Friday, 18 July 2014
Nick Hurd’s legacy
Well it’s been a busy week at ACEVO and in Downing Street. I had a good conversation with our new Minister for Civil Society on Wednesday. He has a strong record on finance and in charity – having founded his own charity in 2010. He is particularly interested in the power of social finance, and he will be speaking at an ACEVO fringe event on this topic at the Conservative Party Conference. At ACEVO we are keen to see progress on the role of civil society in public service delivery and I look forward to working with him on this in future.
But that said, it is sad to see Nick Hurd leave the post. He leaves OCS as the longest-serving Minister for Civil Society, and with an excellent record behind him on National Citizen Service, the Community First Fund and much more. He was widely respected on all sides of the sector as you can see from the plaudits that have come in this week.
I was interested to read Nick’s full resignation letter to the Prime Minister which conveys the range of his achievements and of his continued interest in the power of Britain’s civil society.
The comprehensive letter – which reads more like a handover note – points particularly to the importance in the next few years of making it easier for charities and social enterprises to properly participate in public service delivery. Nick recognises the crucial importance of access to social finance – which government still must improve on. He also points to the massive untapped potential of social value-based commissioning:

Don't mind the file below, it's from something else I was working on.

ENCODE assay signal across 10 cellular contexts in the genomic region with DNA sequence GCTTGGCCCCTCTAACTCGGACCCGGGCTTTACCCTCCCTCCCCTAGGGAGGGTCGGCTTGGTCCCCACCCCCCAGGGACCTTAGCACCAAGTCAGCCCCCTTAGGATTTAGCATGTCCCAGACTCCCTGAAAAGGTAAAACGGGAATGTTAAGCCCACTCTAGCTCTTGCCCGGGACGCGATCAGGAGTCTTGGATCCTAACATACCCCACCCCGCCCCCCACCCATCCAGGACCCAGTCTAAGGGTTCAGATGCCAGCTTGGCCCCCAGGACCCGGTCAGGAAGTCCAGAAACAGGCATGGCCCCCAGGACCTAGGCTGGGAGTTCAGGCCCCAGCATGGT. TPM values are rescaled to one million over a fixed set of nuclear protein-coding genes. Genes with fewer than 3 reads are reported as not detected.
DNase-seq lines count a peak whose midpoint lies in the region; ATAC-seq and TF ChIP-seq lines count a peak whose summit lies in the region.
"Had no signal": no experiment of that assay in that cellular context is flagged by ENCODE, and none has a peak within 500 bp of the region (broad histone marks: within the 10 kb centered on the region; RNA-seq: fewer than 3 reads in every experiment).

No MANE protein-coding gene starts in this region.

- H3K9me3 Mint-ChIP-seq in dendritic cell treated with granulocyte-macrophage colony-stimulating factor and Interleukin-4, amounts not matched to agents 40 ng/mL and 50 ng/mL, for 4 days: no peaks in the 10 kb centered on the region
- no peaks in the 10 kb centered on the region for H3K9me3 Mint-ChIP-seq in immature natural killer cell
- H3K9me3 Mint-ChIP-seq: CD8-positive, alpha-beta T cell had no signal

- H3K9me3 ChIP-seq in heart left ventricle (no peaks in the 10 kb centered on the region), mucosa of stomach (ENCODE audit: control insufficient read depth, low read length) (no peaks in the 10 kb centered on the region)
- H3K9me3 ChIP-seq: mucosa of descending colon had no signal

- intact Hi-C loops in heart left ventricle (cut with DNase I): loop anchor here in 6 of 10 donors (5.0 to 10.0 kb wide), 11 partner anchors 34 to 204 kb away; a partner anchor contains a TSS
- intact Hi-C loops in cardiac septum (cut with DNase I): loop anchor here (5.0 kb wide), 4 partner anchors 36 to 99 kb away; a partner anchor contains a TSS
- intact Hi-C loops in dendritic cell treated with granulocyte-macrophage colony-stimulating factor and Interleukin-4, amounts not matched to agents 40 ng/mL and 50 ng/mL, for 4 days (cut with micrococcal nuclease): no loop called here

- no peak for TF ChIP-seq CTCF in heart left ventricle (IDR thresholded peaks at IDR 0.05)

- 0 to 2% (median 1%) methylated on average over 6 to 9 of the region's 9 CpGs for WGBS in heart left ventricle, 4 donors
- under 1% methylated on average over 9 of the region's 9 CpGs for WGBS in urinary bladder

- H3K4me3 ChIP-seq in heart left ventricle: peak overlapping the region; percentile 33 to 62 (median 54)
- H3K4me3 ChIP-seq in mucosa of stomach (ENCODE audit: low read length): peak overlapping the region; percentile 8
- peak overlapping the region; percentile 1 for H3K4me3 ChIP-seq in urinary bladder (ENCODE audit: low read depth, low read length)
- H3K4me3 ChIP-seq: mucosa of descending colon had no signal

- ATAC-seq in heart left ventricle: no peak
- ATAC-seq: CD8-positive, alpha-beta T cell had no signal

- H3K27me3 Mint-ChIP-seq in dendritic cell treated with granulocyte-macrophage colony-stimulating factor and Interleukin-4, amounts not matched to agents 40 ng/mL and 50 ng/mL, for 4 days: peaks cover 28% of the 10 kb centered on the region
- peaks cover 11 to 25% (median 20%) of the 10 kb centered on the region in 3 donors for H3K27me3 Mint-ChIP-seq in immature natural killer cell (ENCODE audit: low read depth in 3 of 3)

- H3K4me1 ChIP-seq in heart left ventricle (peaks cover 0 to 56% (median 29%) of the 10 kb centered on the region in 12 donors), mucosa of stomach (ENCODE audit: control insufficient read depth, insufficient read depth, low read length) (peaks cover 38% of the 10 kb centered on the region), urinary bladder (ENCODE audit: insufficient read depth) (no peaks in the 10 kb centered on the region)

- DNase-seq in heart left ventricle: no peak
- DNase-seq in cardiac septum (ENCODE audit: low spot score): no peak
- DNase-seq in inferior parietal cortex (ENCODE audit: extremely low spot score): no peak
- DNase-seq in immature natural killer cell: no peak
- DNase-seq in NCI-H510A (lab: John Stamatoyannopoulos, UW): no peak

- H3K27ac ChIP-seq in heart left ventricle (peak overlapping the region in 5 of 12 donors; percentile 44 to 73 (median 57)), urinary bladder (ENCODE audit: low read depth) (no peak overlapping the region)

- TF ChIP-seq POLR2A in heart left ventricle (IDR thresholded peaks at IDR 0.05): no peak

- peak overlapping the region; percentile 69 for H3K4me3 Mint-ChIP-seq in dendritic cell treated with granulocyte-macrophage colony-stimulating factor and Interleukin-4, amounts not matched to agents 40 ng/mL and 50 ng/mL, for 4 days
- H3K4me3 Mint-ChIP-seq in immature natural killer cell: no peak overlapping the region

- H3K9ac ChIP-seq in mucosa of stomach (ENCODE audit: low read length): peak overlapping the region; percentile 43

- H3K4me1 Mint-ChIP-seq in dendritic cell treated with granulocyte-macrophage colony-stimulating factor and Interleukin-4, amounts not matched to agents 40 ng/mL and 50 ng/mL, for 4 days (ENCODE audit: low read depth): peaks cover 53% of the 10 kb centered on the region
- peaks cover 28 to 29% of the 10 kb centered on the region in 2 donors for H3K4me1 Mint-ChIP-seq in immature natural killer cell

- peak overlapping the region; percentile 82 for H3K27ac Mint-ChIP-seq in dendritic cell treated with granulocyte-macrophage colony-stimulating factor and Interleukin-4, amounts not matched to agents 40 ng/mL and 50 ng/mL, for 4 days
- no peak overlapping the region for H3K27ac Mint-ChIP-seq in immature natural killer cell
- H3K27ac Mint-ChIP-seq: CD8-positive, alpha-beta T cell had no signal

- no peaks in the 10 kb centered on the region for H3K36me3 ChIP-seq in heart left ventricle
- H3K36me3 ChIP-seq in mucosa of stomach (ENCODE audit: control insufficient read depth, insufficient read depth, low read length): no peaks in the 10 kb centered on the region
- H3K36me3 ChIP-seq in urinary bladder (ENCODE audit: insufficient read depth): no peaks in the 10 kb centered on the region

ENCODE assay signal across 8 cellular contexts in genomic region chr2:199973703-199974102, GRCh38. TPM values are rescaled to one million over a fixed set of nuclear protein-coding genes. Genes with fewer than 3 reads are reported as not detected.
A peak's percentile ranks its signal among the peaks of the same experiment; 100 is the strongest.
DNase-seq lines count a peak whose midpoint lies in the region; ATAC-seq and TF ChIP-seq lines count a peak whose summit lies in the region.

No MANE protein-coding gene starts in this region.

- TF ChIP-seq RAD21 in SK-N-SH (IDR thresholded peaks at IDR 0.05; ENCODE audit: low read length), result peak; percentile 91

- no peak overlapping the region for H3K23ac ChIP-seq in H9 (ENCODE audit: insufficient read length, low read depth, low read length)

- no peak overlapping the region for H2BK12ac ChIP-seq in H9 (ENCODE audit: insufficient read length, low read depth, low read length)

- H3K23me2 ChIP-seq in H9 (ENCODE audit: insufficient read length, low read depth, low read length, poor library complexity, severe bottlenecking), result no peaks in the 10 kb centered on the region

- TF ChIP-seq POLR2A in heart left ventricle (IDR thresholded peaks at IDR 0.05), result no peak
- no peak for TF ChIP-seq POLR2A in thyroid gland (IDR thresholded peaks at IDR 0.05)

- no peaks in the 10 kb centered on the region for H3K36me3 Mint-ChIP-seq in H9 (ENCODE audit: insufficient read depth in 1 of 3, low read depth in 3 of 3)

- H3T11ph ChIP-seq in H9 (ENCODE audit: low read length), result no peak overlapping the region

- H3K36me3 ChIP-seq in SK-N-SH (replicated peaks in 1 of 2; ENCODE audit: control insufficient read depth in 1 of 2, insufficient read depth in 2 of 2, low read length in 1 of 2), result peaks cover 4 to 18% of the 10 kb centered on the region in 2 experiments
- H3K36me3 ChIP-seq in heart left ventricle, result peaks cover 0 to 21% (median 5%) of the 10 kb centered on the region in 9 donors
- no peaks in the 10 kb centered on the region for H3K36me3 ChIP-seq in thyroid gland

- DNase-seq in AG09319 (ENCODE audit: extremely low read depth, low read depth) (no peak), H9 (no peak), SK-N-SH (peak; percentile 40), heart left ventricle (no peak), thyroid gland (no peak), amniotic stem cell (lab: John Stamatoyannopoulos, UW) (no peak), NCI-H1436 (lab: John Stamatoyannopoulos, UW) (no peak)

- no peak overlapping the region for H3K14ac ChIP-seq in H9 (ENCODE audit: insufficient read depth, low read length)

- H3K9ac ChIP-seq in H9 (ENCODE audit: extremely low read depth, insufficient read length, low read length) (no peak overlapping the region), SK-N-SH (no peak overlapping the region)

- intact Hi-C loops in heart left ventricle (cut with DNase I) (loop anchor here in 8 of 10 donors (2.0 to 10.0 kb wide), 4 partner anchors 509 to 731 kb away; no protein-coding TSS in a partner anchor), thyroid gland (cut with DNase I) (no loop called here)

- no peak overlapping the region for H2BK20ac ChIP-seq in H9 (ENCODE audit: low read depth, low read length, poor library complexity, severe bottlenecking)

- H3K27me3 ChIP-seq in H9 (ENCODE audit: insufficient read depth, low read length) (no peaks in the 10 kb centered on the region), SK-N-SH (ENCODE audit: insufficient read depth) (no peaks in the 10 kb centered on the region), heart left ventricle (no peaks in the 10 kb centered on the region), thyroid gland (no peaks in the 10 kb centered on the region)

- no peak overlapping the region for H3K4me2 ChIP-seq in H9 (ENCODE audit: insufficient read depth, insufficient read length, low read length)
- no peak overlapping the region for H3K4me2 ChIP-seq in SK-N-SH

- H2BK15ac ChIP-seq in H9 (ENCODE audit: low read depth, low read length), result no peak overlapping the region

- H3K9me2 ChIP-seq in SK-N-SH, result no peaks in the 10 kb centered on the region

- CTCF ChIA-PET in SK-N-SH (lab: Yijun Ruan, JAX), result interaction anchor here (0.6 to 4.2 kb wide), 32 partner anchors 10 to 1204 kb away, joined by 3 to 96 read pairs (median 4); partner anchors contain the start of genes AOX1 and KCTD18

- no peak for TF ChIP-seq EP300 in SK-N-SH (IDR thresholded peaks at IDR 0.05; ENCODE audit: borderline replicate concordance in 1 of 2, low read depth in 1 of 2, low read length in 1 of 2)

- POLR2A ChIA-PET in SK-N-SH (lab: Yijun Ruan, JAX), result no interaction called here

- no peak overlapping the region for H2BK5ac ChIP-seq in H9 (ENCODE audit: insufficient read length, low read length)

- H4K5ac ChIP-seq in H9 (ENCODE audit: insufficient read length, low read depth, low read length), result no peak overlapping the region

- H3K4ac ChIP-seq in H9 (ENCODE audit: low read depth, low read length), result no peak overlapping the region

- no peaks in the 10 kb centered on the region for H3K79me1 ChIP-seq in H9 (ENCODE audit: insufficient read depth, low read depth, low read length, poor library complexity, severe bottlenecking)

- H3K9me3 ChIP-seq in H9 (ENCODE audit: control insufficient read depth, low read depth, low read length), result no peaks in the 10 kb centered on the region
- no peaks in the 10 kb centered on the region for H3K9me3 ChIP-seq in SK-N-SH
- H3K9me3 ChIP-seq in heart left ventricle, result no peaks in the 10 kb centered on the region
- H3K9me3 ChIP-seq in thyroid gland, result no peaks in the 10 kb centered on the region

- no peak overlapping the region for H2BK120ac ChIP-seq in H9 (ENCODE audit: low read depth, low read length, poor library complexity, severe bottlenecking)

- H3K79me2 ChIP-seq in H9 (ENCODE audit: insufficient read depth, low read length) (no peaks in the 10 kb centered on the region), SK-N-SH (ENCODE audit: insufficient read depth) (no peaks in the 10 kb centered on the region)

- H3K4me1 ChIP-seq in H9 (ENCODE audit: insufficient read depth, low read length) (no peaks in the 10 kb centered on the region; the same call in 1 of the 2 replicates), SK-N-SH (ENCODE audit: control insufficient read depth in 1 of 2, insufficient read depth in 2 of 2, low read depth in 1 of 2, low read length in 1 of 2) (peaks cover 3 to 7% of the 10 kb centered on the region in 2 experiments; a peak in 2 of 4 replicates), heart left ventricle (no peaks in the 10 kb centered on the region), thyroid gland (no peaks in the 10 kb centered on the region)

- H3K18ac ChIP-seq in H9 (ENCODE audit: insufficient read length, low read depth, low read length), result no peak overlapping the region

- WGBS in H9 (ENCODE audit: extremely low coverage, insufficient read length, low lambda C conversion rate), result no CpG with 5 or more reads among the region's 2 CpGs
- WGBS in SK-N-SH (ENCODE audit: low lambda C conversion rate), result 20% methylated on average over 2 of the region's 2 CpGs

“There is of course much more that can be done to make it easier for social entrepreneurs and socially responsible businesses to create social value. The Social Value Act was a useful start but cannot be the end of our efforts to encourage intelligent commissioning from a diverse market of suppliers, including charities, public sector mutuals and social enterprises. We have yet to unlock the full value that they can add in helping us tackle some of the most stubborn social challenges that undermine the country. It is hard to see us meeting the challenge of delivering ‘better with less’ without our social economy fully engaged.”
So here is some useful advice for our sector and for Brooks as he steps in to post. Lots to develop on social value and on financing our sector’s social ambitions. And let’s not forget the importance too of protecting our right to speak out. We have just two months now before the Lobbying Act kicks in. The chilling effect is already being felt. A good letter in the Times this week by our friends at Bond put the urgency of the matter in clear terms. Its words should speak for us all.
“We and many others call for the act to be replaced by one which regulates party-political lobbying while safeguarding civil society’s right to speak out. As it is, the Lobbying Act is a threat to a healthy democracy.”